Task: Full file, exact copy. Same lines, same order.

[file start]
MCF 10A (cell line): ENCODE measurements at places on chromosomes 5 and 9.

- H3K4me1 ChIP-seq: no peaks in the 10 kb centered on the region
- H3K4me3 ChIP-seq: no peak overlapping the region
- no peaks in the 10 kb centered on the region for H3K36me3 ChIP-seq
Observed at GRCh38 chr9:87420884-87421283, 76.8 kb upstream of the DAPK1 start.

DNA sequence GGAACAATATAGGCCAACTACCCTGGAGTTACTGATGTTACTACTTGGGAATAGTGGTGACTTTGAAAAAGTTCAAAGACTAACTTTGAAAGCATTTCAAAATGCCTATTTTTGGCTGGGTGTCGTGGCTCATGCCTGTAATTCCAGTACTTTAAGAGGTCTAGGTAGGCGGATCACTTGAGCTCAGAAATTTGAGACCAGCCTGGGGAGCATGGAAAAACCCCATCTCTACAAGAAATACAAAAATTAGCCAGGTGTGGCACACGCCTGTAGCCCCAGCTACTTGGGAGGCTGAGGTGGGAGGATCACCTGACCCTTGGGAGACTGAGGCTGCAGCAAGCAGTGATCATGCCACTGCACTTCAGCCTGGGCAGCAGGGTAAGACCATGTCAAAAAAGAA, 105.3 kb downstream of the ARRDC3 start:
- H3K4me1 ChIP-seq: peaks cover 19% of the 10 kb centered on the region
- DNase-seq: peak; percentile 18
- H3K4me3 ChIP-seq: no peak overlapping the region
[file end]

MCF 10A (cell line): ENCODE measurements at places on chromosomes 5 and 9.

- H3K4me1 ChIP-seq: no peaks in the 10 kb centered on the region
- H3K4me3 ChIP-seq: no peak overlapping the region
- no peaks in the 10 kb centered on the region for H3K36me3 ChIP-seq
Observed at GRCh38 chr9:87420884-87421283, 76.8 kb upstream of the DAPK1 start.

DNA sequence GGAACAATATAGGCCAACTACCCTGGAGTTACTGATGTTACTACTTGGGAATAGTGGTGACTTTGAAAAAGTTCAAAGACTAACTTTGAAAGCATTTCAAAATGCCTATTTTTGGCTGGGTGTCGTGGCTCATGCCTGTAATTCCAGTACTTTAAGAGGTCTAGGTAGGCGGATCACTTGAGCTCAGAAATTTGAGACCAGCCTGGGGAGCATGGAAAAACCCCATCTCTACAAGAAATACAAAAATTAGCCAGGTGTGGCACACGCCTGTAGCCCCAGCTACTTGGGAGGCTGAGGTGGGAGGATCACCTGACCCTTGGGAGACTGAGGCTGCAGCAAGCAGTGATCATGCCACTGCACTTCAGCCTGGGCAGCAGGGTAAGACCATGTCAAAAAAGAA, 105.3 kb downstream of the ARRDC3 start:
- H3K4me1 ChIP-seq: peaks cover 19% of the 10 kb centered on the region
- DNase-seq: peak; percentile 18
- H3K4me3 ChIP-seq: no peak overlapping the region